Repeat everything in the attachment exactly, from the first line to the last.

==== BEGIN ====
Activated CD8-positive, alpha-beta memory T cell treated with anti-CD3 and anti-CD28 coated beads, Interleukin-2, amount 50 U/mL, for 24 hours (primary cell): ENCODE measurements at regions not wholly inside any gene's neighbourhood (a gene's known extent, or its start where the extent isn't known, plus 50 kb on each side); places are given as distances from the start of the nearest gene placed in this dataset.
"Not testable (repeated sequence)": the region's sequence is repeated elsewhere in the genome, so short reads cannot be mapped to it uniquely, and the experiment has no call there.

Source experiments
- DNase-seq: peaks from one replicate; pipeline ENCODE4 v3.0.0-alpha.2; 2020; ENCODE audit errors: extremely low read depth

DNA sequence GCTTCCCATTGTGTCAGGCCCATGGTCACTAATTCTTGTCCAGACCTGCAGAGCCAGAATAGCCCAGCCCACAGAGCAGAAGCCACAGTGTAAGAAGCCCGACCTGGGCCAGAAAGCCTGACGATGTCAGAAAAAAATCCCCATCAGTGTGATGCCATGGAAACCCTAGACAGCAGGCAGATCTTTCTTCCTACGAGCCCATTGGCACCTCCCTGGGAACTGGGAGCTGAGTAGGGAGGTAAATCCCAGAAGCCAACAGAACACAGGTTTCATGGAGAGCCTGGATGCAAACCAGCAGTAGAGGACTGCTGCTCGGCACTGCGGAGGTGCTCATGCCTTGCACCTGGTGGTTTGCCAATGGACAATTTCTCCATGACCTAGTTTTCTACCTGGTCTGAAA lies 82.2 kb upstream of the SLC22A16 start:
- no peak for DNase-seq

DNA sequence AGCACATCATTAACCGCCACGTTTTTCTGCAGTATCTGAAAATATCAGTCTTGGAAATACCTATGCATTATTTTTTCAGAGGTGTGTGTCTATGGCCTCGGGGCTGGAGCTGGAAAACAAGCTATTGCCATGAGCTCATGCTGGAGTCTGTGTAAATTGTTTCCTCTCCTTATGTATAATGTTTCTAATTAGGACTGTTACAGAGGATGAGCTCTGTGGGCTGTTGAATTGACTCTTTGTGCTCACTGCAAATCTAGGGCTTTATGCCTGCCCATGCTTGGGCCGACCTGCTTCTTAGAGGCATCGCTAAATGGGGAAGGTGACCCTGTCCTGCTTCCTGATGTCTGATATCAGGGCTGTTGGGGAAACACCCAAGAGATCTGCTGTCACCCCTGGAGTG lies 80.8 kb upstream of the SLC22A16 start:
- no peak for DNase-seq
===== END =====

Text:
Activated CD8-positive, alpha-beta memory T cell treated with anti-CD3 and anti-CD28 coated beads, Interleukin-2, amount 50 U/mL, for 24 hours (primary cell): ENCODE measurements at regions not wholly inside any gene's neighbourhood (a gene's known extent, or its start where the extent isn't known, plus 50 kb on each side); places are given as distances from the start of the nearest gene placed in this dataset.
"Not testable (repeated sequence)": the region's sequence is repeated elsewhere in the genome, so short reads cannot be mapped to it uniquely, and the experiment has no call there.

Source experiments
- DNase-seq: peaks from one replicate; pipeline ENCODE4 v3.0.0-alpha.2; 2020; ENCODE audit errors: extremely low read depth

DNA sequence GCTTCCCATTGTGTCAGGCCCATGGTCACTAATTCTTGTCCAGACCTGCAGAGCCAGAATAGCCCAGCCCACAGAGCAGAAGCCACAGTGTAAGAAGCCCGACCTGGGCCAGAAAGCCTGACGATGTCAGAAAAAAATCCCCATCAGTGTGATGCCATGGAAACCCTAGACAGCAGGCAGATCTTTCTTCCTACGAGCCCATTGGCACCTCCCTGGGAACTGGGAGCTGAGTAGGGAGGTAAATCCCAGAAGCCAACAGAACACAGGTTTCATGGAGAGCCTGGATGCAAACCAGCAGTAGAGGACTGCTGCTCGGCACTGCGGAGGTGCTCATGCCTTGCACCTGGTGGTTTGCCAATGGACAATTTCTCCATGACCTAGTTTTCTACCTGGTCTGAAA lies 82.2 kb upstream of the SLC22A16 start:
- no peak for DNase-seq

DNA sequence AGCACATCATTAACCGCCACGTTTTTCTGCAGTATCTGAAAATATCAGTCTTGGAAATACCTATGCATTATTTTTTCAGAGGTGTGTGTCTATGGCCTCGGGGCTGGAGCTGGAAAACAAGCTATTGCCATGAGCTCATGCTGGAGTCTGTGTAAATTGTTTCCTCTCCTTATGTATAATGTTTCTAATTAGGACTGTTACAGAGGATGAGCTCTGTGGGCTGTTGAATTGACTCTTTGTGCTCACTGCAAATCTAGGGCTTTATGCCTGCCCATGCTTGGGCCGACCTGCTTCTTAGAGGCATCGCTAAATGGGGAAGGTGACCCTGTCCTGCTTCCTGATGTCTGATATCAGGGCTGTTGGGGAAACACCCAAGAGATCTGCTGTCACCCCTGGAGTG lies 80.8 kb upstream of the SLC22A16 start:
- no peak for DNase-seq